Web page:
Care proceedings and diplomatic immunity

A Local Authority v X and Others 2018.

Full post: suesspiciousminds

Alfie Evans ~ a profoundly difficult case

The courts are called upon to make difficult decisions touching on all aspects of our human existence but the most profoundly difficult decisions are in those tragic cases where a child is in hospital with an incurable condition. 

Full post: Law and Lawyers

It’s not my job to believe you – here’s why

I had to do the 'it's not my job to believe you' talk to a client recently. I thought it might be a useful topic to discuss on the blog, because it is so often a source of worry and confusion for people unfamiliar with taking advice from a barrister.

Full post: Pink Tape

Journalism, Judges and Justice – a crisis in court reporting?

A report on Open Justice from the Chartered Institute of Journalists warns of “an unprecedented, and sustained, attack on the journalism profession, which has taken a toll on our ability to cover courts, and report on their function”.

Full post: The Transparency Project

Magical sparkle powers, secure accommodation and consent

A Local Authority v SW and Others 2018.

Full post: suesspiciousminds

Discrimination in the courts? Waggott v Waggott by Phoebe Turner

In the so-called “meal ticket for life” appeal case of Waggott v Waggott, Kim Waggott, the former wife of William Waggott, lost her joint lives maintenance award and the court rejected the argument that earning capacity is a resource subject to the sharing principle upon the breakdown of marriage.

Full post: Stowe Family Law Blog

Three examples of how not to do family justice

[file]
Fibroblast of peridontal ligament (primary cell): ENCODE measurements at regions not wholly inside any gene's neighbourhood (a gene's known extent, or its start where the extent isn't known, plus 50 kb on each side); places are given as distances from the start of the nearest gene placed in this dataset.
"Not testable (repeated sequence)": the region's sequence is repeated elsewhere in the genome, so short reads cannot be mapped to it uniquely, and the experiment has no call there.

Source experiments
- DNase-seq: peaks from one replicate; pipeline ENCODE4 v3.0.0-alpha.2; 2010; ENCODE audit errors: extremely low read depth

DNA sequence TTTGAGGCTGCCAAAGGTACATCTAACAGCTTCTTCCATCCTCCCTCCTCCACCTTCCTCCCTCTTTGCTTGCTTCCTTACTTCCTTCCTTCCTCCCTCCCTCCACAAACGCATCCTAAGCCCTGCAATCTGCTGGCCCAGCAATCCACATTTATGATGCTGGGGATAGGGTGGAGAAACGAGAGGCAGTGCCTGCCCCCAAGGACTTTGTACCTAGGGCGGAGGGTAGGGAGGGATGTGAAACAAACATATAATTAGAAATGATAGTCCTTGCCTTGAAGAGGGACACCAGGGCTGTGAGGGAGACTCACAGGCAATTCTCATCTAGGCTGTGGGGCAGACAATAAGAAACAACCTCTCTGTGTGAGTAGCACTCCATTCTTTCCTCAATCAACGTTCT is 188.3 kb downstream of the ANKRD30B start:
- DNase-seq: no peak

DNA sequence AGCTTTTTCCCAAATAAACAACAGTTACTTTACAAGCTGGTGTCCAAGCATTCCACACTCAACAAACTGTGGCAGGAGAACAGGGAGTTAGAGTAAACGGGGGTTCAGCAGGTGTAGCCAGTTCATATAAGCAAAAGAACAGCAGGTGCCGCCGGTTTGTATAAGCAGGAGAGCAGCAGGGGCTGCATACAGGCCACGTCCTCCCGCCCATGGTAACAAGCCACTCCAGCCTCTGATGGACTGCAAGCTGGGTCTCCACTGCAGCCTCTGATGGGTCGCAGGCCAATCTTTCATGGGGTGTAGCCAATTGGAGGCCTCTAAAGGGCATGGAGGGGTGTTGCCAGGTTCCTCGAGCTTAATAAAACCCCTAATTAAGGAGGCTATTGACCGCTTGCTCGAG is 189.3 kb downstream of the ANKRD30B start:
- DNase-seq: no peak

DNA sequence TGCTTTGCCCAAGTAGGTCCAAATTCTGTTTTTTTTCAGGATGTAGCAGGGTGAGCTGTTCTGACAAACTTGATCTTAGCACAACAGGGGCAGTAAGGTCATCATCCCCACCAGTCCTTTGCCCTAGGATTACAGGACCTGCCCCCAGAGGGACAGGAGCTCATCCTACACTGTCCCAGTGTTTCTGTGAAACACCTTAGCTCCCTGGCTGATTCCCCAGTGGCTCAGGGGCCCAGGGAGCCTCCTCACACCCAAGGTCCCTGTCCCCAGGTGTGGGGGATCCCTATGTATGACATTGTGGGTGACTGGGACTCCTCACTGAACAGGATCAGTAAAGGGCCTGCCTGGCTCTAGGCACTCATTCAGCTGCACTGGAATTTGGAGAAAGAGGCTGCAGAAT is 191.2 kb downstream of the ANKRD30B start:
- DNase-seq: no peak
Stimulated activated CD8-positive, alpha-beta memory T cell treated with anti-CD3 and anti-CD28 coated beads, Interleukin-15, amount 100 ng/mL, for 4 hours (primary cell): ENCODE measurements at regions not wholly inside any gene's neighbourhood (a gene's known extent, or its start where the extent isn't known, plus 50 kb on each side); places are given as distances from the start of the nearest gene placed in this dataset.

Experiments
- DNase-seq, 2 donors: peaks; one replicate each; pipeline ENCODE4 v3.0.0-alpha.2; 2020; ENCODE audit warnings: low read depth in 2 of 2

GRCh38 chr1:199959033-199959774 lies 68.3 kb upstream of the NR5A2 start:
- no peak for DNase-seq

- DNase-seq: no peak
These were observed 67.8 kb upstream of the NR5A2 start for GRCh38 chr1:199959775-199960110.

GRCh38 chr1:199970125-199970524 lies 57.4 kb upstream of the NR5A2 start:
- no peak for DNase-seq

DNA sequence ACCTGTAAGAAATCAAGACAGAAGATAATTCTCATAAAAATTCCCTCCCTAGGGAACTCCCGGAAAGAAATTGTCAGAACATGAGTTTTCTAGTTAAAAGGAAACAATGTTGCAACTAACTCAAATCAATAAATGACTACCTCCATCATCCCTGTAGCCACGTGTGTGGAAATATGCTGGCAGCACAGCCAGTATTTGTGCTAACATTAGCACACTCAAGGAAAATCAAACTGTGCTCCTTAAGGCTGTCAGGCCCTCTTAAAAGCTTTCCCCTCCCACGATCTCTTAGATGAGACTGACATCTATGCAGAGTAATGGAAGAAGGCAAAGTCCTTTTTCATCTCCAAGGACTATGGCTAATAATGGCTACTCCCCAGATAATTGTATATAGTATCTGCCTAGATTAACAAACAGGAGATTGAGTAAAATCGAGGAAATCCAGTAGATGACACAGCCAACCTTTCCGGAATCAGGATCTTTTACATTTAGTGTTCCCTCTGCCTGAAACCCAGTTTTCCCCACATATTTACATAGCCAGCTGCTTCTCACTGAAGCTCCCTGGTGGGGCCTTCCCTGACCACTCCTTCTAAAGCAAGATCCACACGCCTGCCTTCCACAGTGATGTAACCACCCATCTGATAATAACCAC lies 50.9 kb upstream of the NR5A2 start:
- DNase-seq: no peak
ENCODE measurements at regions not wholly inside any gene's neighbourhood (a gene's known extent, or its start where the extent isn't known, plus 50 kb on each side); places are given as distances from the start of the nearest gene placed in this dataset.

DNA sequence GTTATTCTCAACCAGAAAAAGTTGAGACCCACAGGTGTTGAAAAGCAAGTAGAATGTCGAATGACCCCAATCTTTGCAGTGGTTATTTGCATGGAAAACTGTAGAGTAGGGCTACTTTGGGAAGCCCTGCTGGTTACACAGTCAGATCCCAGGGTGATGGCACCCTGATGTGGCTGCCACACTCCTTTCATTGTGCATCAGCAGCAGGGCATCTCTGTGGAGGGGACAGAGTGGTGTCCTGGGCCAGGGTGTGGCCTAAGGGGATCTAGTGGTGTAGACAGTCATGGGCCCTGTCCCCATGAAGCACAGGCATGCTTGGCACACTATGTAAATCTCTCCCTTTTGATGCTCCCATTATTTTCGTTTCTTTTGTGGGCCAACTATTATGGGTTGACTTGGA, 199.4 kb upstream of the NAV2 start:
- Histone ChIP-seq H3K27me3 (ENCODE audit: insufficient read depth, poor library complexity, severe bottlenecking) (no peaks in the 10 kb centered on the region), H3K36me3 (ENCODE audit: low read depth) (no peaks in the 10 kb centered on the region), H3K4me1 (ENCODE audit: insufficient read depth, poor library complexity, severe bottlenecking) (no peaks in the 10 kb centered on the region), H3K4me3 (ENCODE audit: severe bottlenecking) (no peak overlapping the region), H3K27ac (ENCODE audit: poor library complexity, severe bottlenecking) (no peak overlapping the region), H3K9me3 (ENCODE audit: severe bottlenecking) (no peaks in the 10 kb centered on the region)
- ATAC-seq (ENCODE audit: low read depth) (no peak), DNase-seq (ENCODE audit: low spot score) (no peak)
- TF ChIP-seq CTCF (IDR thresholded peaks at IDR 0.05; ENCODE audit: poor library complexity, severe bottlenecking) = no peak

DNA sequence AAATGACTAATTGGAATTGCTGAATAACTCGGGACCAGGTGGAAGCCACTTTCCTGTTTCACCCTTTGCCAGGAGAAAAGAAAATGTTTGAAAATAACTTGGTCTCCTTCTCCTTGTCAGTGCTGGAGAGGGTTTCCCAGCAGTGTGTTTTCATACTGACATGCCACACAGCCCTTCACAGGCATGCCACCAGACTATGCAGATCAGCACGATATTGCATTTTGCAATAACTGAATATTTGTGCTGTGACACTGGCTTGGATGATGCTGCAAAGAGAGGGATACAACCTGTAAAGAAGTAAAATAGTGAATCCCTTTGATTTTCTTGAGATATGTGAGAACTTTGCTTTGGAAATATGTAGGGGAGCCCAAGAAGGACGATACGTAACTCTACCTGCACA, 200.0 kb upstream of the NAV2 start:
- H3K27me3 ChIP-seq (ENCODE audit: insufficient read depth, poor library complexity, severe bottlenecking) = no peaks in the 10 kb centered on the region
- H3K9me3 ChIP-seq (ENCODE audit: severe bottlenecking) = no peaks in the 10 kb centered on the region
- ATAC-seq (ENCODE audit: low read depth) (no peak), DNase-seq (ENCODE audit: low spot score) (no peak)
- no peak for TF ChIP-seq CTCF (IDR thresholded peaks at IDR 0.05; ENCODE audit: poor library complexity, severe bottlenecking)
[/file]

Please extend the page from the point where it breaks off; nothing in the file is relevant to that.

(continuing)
This week involves a trio of disastrous cases where things have gone wrong and judges have explained why.

Full post: The Transparency Project

Litigant’s claim struck out for discussing case during break in giving evidence – a cautionary tale

It’s one of the cardinal rules of court procedure: once you’ve entered the witness box and started to give evidence, you mustn’t discuss the case with anyone outside court, if there’s a break in the proceedings, until you’ve finished giving evidence.

Full post: The Transparency Project

Meal ticket for life bid backfires – or does it?

The Telegraph is one of a number of newspapers to report on the decision of the Court of Appeal to refuse the appeal of Mrs Waggott asking for an increase in her divorce award, and to allow the appeal of Mr Waggot, asking for the duration of her maintenance award to be limited.

Full post: The Transparency Project

“I completely forgot”

P (A Child), Re [2018] EWCA Civ 720 (11 April 2018).

Full post: suesspiciousminds

Financial Remedy Court pilots

In January 2018, the President of the Family Division, Sir James Munby, issued his 18th View from the President’s Chambers, dealing with the launch of the Financial Remedy Court (FRC) pilots and the proposed structure and geography of the FRC.

Full post: Family Law Blog

Why doesn’t the family court punish professionals who break the rules?

What happens when the professionals in family cases – the local authority, social worker or CAFCASS – don’t obey court orders?

Full post: The Transparency Project